The Canadian Human Rights Commission has refused to accept a complaint made against the United Steelworkers in connection to the union’s campaign regarding the use of temporary foreign workers in a mine in northern British Columbia.
The complaint was filed by an employee of HD Mining and was submitted on company letterhead. It alleged that the union had violated “hate crimes” provisions of the Human Rights Act in its efforts to publicize concerns about the temporary foreign worker program.
In rejecting the complaint, the Commission ruled that it does not meet the threshold test to make a case under section 13 of the Human Rights Act. The Steelworkers provided the Commission with a submission that clearly demonstrated the union’s campaign is motivated by concerns over the exploitation of foreign workers and the effect of the temporary foreign worker program on Canadian workers.
“As the cloud of scandal grows around the use of temporary foreign workers in this mine, more and more people are speaking out and demanding their elected officials act in the best interests of Canadian workers and local communities. This is an important public discussion about what type of future our country is going to have and it is shameful that some are trying to shut it down,” says Stephen Hunt, United Steelworkers Director for western Canada.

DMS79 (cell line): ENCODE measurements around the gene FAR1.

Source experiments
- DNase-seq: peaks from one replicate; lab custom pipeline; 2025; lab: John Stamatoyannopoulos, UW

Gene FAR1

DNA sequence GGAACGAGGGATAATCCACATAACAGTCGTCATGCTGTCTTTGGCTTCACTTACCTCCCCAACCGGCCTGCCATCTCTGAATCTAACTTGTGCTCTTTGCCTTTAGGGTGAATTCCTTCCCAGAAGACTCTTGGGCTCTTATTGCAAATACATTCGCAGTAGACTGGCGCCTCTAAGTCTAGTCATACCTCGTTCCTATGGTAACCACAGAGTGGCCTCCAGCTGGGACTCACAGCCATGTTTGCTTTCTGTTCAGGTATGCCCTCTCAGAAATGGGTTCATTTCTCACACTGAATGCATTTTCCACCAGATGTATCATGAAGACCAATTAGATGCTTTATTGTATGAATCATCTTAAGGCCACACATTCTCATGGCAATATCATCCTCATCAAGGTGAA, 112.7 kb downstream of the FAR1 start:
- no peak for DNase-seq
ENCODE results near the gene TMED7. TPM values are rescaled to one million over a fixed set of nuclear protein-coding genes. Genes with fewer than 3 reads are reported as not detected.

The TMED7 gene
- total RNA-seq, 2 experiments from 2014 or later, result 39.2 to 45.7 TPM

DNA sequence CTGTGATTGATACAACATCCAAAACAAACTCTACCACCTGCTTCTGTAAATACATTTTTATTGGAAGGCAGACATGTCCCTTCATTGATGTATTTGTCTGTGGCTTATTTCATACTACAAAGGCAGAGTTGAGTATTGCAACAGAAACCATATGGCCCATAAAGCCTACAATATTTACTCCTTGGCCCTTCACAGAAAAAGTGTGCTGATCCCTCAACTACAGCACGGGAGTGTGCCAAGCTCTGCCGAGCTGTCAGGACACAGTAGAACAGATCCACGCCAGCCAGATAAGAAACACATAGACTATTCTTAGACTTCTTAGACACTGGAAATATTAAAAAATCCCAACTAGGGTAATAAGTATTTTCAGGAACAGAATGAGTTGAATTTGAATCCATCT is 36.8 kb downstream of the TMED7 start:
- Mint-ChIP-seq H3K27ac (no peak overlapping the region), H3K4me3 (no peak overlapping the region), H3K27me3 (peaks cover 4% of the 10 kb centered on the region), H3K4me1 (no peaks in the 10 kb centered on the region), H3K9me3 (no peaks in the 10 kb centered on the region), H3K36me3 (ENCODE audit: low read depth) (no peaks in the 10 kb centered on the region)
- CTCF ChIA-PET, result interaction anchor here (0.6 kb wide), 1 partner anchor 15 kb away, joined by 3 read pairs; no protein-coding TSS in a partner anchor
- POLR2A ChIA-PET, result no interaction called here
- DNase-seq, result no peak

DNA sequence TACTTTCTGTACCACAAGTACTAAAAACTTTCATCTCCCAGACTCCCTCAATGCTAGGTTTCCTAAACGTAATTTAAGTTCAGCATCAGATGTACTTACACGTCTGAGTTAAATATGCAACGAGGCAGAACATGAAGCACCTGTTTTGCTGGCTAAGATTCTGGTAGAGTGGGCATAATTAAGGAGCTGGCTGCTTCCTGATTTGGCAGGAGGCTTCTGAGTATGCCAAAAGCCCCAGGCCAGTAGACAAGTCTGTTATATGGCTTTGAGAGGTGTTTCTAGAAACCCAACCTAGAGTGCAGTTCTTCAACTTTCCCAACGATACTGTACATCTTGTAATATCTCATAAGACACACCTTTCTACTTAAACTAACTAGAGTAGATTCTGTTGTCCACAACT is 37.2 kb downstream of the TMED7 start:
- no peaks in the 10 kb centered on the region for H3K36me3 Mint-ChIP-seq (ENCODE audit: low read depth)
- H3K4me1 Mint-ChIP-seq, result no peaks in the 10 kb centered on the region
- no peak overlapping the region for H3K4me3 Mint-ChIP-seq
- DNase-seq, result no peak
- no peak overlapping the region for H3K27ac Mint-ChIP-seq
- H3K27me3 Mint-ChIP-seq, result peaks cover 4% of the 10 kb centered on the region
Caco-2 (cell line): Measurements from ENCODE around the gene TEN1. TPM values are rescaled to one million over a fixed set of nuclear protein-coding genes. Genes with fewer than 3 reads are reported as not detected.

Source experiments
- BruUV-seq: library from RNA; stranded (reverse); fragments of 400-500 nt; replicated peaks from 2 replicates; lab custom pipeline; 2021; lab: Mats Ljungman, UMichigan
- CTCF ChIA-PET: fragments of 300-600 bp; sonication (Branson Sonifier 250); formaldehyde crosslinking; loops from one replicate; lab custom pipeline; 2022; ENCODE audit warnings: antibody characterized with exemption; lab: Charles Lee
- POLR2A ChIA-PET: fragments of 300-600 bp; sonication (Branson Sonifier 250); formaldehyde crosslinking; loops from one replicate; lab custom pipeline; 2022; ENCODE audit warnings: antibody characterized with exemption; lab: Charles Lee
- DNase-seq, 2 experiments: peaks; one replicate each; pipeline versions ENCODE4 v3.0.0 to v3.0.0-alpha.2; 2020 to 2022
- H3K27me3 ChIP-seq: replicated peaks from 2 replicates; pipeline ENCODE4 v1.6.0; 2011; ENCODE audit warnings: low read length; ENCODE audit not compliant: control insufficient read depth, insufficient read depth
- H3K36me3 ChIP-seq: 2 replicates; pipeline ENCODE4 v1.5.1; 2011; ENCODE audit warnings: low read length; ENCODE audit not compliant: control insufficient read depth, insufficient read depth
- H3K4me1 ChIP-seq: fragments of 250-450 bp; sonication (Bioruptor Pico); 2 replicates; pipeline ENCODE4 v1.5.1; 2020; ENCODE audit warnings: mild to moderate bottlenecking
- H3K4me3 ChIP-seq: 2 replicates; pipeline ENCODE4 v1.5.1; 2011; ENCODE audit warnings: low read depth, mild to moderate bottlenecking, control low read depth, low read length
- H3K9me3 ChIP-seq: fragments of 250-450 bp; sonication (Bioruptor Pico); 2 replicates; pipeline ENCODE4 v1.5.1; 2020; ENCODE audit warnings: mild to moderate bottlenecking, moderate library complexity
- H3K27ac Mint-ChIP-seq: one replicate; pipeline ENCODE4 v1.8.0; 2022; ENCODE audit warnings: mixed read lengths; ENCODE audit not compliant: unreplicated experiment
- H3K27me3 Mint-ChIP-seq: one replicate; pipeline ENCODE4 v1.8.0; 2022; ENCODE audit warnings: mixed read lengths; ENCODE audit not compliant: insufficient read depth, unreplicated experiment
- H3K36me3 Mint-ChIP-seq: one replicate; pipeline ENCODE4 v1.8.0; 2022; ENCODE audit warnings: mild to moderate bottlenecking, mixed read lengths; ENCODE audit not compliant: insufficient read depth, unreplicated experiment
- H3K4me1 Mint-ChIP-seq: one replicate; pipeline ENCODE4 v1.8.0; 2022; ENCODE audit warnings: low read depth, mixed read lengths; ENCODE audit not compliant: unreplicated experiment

“Instead of trying to restrict public debate, HD Mining should come clean with Canadians about its plans which weaken our world-leading safety standards and drive down prevailing wages and benefits in the mining industry,” Hunt says.